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May Peleg, an Israeli trans woman and activist, takes her own life.

One transgender person killed in Japan.

And a trans woman held in a men’s prison in the UK found dead.

 

December 2015

I find a website that makes me feel things because it reminds me of life in the closet, when stuff was really confusing. Coming to understand all those mixed up emotions and sensations, starting to make sense of what I had been used to thinking of as my own idiosyncrasies, actually putting the pieces together and recognising that I was trans… that was huge. And there was a time when it was a really lonely space. In fact, sometimes it still is. We all have our paths to walk, but that which many trans people have to take isn’t an easy one.

Africa Trans Visibility Day happens. It’s the first one that has ever been held. I’m honoured to speak on the subject of transgender healthcare.

I get a new ID number, 7 months after applying. Still no name change, and no idea how long that will take.

I’ve spent a good few months aspiring to be an activist. At first, I thought the best way for me to institute change was hands-on, on the ground, seeing patients in an office with a stethoscope wrapped around my neck. When I realised that wasn’t going to happen any time soon, I started looking for other ways to make a difference. I spent a lot of time and energy trying to make my voice heard, trying to build connections, trying to find an outlet for my skills and my abilities. For a while already, others have called me activist. And I realise that they are right, and it’s a realisation that humbles me. Because to be able to be an activist, although it’s difficult, is a privilege and an honour. There is so much work for me to do still… but at least I have started.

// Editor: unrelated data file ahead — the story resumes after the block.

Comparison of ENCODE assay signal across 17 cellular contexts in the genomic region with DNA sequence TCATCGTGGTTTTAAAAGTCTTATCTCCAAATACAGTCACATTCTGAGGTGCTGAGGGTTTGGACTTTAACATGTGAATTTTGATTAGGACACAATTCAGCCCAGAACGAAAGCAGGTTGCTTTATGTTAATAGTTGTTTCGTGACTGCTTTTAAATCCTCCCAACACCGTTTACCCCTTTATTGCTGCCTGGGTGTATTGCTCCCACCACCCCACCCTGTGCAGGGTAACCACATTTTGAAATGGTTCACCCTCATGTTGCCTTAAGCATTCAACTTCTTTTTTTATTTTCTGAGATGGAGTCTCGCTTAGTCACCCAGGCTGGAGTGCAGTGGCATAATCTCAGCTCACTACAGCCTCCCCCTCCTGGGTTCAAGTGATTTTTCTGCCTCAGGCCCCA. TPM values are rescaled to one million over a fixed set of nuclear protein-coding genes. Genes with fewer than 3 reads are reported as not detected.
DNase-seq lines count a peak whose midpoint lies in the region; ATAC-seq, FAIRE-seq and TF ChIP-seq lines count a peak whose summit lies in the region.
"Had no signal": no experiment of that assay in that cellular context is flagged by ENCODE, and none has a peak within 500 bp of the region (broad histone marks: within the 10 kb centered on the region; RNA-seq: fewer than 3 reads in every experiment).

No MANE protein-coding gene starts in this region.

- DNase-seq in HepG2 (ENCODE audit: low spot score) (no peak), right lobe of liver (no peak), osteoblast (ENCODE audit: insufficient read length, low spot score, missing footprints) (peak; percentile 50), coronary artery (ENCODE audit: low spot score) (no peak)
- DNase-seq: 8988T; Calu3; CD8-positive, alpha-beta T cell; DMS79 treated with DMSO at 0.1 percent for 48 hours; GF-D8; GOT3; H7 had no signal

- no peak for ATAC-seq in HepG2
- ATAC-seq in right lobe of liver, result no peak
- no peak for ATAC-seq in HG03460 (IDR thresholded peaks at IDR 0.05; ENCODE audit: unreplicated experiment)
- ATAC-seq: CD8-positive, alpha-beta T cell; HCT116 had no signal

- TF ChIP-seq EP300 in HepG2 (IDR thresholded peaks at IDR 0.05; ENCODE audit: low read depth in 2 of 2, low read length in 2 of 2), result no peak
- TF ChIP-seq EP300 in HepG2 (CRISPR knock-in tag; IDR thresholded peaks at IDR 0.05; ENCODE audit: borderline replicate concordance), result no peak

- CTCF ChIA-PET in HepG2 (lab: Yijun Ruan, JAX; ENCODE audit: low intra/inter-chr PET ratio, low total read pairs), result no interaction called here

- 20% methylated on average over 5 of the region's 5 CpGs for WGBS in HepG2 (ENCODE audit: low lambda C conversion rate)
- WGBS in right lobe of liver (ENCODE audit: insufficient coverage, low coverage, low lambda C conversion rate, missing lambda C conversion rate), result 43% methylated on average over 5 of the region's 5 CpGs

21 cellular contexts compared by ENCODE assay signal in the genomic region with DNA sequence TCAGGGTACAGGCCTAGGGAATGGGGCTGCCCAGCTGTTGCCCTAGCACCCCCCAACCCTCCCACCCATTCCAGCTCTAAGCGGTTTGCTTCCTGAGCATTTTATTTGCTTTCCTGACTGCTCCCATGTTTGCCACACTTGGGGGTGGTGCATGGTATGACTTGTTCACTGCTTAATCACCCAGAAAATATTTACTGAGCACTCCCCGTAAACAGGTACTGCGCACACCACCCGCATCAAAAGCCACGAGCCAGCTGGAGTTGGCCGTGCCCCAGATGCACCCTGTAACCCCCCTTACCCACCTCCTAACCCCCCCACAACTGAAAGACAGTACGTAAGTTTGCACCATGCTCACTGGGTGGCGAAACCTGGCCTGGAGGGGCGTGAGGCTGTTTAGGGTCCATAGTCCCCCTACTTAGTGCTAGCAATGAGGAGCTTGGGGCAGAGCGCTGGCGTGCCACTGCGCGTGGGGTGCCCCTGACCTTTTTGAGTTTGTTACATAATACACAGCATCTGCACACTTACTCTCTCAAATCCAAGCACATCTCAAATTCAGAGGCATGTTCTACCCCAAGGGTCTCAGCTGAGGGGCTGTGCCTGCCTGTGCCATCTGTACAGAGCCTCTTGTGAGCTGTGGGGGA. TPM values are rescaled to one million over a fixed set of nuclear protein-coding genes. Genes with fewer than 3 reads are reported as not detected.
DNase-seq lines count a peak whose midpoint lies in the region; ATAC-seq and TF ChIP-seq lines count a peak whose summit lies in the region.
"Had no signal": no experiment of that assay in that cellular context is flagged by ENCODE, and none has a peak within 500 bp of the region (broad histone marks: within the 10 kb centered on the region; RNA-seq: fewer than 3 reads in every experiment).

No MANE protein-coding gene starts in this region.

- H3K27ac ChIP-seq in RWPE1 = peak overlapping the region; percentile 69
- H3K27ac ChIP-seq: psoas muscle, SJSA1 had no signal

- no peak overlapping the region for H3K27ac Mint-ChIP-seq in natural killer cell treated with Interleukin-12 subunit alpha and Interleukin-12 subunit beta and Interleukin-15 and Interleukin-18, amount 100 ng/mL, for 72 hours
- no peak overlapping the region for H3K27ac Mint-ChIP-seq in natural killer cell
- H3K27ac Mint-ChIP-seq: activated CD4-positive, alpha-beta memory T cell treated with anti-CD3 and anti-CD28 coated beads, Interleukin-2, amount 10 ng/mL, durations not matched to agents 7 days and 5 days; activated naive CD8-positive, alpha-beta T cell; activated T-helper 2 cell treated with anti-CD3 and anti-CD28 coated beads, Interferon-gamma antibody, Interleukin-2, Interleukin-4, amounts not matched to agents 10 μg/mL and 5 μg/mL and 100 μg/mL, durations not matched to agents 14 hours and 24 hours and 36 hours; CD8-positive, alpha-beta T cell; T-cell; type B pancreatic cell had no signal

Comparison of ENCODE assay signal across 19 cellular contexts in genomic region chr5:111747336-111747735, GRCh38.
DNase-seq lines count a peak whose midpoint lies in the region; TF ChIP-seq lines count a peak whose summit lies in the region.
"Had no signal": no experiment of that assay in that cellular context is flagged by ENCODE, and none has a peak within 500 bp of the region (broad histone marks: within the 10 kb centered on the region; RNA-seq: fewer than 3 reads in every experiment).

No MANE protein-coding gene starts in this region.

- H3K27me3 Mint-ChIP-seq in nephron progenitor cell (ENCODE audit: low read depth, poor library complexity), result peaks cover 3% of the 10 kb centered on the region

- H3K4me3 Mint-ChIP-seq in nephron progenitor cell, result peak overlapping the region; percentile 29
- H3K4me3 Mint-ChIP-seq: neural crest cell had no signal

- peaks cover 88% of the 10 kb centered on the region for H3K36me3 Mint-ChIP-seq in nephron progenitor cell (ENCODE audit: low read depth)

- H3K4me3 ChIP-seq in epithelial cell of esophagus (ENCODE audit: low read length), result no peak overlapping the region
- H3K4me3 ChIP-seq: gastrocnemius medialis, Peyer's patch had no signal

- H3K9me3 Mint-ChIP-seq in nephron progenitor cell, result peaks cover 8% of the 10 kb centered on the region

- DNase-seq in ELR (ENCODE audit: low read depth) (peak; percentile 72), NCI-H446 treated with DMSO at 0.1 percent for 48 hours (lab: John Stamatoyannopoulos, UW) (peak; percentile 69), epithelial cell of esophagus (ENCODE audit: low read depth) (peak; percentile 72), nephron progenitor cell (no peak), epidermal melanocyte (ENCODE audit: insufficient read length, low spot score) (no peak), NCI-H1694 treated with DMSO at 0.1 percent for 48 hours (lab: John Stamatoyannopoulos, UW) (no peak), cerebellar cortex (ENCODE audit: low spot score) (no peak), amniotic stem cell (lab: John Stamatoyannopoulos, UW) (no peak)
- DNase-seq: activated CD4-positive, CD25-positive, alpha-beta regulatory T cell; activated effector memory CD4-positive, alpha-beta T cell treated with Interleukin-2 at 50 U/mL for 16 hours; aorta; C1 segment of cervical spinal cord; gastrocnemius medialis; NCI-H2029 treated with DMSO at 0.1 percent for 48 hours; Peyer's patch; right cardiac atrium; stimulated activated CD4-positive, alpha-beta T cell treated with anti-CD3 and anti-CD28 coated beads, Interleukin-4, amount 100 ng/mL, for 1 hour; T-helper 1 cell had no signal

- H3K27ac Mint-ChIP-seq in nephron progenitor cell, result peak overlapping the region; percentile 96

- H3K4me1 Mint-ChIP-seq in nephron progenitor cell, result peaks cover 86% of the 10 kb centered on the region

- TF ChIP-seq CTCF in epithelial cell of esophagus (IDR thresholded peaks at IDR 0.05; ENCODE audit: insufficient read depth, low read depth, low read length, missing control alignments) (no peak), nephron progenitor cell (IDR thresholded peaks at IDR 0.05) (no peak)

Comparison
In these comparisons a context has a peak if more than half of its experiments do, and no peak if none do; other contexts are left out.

I’m interviewed by a representative from the South African Medical Students Association. He’s a Fucking Amazing Activist, and students like that are just what we need.

I start a blog, something I’ve been threatening to do for ages. I hope I can keep it up.

Holiday season. And it’s difficult. Depression and anxiety kick my ass harder than they ever have before. I manage to get some work done in between it all, but there are days that I can barely even move. I get up every morning to exercise, but sometimes that’s all I can do and it’s back to bed. I’m scared to go see a doctor about it because doctors suck, and I’m afraid to self-medicate because the depression makes me not trust myself, and because I have internalised stigma. I tell a few people that I’m struggling, but I don’t ever really discuss it publicly until I write my 2015 year in review.